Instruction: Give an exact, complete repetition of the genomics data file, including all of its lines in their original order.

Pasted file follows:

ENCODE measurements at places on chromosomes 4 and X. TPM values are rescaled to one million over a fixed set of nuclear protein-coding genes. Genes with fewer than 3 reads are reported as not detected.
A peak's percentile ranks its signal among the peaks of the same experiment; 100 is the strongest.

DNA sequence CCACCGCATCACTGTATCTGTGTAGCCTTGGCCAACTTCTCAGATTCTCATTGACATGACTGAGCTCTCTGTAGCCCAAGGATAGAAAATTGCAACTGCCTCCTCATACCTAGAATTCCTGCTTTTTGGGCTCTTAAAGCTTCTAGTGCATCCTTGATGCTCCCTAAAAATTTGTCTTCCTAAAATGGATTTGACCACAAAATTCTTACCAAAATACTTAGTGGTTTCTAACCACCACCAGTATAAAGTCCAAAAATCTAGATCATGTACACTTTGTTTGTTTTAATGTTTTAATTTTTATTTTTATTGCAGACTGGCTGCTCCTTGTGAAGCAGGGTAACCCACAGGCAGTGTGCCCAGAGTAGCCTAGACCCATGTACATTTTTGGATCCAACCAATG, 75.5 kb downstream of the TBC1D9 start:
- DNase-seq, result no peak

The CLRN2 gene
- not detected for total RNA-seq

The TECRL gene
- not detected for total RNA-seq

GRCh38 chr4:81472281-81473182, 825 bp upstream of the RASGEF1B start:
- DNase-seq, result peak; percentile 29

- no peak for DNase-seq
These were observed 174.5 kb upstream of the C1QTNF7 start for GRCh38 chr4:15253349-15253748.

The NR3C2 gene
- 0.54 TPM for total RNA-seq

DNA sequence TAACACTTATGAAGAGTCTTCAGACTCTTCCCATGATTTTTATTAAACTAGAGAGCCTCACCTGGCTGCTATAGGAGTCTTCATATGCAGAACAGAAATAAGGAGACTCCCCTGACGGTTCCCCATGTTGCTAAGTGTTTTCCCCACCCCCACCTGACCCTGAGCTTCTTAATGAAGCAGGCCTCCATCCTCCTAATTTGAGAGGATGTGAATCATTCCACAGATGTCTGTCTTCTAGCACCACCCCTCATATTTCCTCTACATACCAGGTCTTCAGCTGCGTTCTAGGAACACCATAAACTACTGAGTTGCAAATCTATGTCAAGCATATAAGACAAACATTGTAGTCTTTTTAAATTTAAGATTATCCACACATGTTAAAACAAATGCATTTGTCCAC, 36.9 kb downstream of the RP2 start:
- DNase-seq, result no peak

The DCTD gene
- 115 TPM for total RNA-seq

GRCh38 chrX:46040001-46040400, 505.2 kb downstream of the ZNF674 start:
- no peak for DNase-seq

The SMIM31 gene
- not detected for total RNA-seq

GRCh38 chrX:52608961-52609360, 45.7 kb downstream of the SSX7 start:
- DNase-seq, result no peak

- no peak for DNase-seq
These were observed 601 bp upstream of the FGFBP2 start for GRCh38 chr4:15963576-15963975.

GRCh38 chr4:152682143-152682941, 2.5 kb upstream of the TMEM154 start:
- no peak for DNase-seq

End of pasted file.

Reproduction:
ENCODE measurements at places on chromosomes 4 and X. TPM values are rescaled to one million over a fixed set of nuclear protein-coding genes. Genes with fewer than 3 reads are reported as not detected.
A peak's percentile ranks its signal among the peaks of the same experiment; 100 is the strongest.

DNA sequence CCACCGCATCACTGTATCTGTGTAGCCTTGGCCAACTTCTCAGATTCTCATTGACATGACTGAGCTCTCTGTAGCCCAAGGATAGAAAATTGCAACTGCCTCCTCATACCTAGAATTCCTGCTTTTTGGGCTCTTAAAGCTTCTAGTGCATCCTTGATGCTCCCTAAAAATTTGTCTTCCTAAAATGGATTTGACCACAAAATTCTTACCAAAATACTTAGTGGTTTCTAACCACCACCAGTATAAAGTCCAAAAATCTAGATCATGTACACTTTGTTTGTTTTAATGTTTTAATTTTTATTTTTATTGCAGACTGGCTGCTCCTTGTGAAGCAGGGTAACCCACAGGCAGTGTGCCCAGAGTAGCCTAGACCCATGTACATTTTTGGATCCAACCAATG, 75.5 kb downstream of the TBC1D9 start:
- DNase-seq, result no peak

The CLRN2 gene
- not detected for total RNA-seq

The TECRL gene
- not detected for total RNA-seq

GRCh38 chr4:81472281-81473182, 825 bp upstream of the RASGEF1B start:
- DNase-seq, result peak; percentile 29

- no peak for DNase-seq
These were observed 174.5 kb upstream of the C1QTNF7 start for GRCh38 chr4:15253349-15253748.

The NR3C2 gene
- 0.54 TPM for total RNA-seq

DNA sequence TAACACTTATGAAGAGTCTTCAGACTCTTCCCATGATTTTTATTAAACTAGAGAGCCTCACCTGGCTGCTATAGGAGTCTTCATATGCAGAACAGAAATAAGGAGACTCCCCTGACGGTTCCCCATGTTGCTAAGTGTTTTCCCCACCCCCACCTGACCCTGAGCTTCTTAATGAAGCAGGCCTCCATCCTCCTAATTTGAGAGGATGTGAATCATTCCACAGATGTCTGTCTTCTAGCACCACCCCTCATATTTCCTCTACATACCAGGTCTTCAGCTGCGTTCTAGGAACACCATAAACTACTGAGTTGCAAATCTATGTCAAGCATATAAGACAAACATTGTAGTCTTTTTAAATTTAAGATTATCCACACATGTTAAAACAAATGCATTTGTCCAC, 36.9 kb downstream of the RP2 start:
- DNase-seq, result no peak

The DCTD gene
- 115 TPM for total RNA-seq

GRCh38 chrX:46040001-46040400, 505.2 kb downstream of the ZNF674 start:
- no peak for DNase-seq

The SMIM31 gene
- not detected for total RNA-seq

GRCh38 chrX:52608961-52609360, 45.7 kb downstream of the SSX7 start:
- DNase-seq, result no peak

- no peak for DNase-seq
These were observed 601 bp upstream of the FGFBP2 start for GRCh38 chr4:15963576-15963975.

GRCh38 chr4:152682143-152682941, 2.5 kb upstream of the TMEM154 start:
- no peak for DNase-seq